Part 1: Individual words
In English, words are rarely pronounced the way they are spelled. Here, an online teacher, Melanie (American), provides short video lessons, between 4 and 10 minutes each, contrasting and comparing words that many speakers of other languages find difficult in English.
- Video 1: said, suit, clothes, recipe, mountain, famous, virus
- Video 2: advantage, determined, culture, negotiate, usually
- Video 3: island, muscle, answer, receipt, camera, foreign, chocolate, business, vegetable, temperature, laboratory
- Video 4: Words that look the same but are pronounced differently: student/study, create/creature, treat/threat, please/pleasant, dream/dreamt, say/says, politics/political/politician, photograph/photographer, economy/economi
Note: Most English words with “ch” are pronounced “tsh”: chief, charming, channel. However, in words with a Greek stem the sound is often “k” (archaeology, chasm, hierarchy) and in loanwords from modern Romance languages it’s “sh” (chute, cache, machete)
Part 2: Individual sounds
Now study sounds that many Germans in particular have trouble making. Getting “v” and “w” right is particularly important to avoid misunderstanding. Practice “minimal pairs”, or words that are the same except for that one sound. Also watch closely how a native speaker makes them, and mouth the sounds yourself, exaggerating the movements your mouth makes. The new sounds must become a habit. The more practice, the better. Watch the two embedded videos to get started.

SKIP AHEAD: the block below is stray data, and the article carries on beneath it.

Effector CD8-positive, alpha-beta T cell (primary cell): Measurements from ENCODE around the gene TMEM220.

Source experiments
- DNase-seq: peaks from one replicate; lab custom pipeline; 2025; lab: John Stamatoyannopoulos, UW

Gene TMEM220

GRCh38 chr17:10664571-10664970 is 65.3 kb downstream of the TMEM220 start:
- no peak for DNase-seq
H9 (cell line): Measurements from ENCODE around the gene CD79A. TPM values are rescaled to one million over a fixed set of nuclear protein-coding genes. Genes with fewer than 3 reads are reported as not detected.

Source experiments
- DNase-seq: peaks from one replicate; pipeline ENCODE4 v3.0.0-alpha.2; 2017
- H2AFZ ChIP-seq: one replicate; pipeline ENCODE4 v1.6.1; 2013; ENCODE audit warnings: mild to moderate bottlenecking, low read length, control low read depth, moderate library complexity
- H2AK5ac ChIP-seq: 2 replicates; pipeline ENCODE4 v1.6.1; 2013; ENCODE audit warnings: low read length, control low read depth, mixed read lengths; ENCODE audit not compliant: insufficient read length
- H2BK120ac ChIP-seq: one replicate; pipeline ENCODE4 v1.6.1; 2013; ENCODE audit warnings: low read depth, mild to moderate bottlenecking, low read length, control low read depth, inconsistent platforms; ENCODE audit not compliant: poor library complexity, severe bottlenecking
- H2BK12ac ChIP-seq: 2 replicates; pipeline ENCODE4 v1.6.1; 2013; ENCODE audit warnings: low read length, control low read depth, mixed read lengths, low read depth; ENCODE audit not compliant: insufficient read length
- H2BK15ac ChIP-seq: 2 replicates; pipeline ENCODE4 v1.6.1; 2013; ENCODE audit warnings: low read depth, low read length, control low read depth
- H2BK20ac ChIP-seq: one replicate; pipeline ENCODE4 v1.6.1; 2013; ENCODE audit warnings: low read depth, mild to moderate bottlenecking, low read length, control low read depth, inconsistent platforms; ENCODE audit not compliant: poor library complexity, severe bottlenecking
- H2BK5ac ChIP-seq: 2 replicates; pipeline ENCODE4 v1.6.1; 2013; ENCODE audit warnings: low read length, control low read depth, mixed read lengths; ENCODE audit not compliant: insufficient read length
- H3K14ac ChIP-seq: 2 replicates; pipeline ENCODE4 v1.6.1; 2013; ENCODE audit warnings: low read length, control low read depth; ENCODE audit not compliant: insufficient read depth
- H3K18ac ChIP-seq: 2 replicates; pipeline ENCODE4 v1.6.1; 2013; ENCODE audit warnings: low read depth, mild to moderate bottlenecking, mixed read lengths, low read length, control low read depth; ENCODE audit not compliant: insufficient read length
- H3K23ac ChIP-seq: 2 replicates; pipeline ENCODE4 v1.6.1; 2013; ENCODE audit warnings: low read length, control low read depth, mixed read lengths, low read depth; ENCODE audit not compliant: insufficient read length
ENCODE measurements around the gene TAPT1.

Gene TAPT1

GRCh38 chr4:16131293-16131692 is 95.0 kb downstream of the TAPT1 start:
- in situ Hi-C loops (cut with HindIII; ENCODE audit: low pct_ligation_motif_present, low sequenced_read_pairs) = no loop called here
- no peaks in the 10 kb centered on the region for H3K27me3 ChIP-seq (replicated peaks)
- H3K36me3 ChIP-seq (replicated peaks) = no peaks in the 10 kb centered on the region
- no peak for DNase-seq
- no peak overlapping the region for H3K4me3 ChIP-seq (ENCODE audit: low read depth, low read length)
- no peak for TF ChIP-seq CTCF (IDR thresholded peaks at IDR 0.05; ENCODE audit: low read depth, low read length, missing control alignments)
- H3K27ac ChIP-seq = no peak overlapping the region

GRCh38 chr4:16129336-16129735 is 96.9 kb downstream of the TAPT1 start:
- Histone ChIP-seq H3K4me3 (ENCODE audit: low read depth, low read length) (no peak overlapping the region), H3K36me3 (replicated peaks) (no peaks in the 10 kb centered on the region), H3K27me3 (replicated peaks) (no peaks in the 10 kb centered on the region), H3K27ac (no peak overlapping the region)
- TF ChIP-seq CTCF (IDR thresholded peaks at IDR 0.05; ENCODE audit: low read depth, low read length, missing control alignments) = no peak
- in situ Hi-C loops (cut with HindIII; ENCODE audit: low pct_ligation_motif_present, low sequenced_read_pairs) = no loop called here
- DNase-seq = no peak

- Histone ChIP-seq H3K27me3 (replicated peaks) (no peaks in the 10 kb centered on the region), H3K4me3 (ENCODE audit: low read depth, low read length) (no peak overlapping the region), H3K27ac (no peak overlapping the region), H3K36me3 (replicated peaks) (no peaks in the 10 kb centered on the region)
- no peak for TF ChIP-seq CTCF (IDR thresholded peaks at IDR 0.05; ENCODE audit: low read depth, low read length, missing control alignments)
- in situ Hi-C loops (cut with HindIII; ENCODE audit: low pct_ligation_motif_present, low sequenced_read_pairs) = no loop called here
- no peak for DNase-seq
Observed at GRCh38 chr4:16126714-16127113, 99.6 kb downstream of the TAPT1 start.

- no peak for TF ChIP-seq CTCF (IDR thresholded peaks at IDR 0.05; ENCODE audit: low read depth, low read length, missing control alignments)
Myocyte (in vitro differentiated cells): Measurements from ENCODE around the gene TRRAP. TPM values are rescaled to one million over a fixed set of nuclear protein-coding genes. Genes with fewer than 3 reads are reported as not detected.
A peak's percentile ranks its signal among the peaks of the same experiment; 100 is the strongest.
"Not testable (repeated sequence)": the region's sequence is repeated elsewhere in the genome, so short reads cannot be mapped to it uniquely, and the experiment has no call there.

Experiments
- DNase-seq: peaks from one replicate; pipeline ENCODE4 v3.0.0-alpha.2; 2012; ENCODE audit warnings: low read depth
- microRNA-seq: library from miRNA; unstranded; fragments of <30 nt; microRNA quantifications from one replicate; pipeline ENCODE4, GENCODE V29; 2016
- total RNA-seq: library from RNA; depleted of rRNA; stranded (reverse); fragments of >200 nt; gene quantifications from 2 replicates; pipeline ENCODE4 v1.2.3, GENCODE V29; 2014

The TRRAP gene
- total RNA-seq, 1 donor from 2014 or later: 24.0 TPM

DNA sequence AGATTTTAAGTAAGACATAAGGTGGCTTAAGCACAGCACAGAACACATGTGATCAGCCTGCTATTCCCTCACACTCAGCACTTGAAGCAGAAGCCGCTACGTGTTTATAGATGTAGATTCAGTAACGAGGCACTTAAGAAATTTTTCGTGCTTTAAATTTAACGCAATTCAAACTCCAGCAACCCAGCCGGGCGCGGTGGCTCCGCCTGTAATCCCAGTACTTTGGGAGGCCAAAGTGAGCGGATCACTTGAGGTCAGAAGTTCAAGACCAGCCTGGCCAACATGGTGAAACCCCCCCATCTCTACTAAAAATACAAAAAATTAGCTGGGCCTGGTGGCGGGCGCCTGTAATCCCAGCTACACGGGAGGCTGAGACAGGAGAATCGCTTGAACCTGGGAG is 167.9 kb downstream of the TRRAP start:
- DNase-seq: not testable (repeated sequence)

- Video 8: “hierarchy”: pronouncing the American rhotic r
Part 3: Phonemic chart
Learn to distinguish sounds using this chart, which is built around the geography of your mouth. Tools:
- Interactive phonemic chart
- free iTunes app for iPhone and Android with an additional chart for American English (differences in vowels, plus the “rhotic r”).
- Adrian Underhill explains his chart.
To teachers: I posted this on Moodle for self-study (see screenshot of the top part of the web page). For those of you using Moodle with college students and thinking about how to layout a page, here’s food for thought: Pages load far more slowly when videos are embedded in them, and wifi connections at universities may be slow. I make long pages rather than many short ones, since users prefer to scroll down to check how much there is, which means a lot of data is being loaded at once. So Not to try my students’ patience, I didn’t embed most of the videos, just provided a link. I actually only embedded them here and there, after I saw my (impatient and honest) husband just check the first couple of links, which go to very similar videos, so he missed the more entertaining ones in the second half.
So we might think about embedding one video to raise interest, adding that short intro and a reference to study time needed, and then just link to the following ones beneath. I’m also wondering in retrospect whether it was a good idea to start with Melanie’s videos, as good as they are, since talking heads are more eyecatching and engaging.
In this case, I didn’t add any tasks for practice. This is just reference to self-contained online lessons. I’ll use them as resources to follow-up our face-to-face teaching, or to have something there for the students who only come in to class periodically (this is an ongoing, supplementary, not-for-credit open learning environment for a group of 100 PhD students).
The sequence may seem backwards from an in-class didactic point of view – Adrian Underhill starts with the phonemic chart – but since this is self-study, I thought starting with mispronounced words was less likely to alienate learners.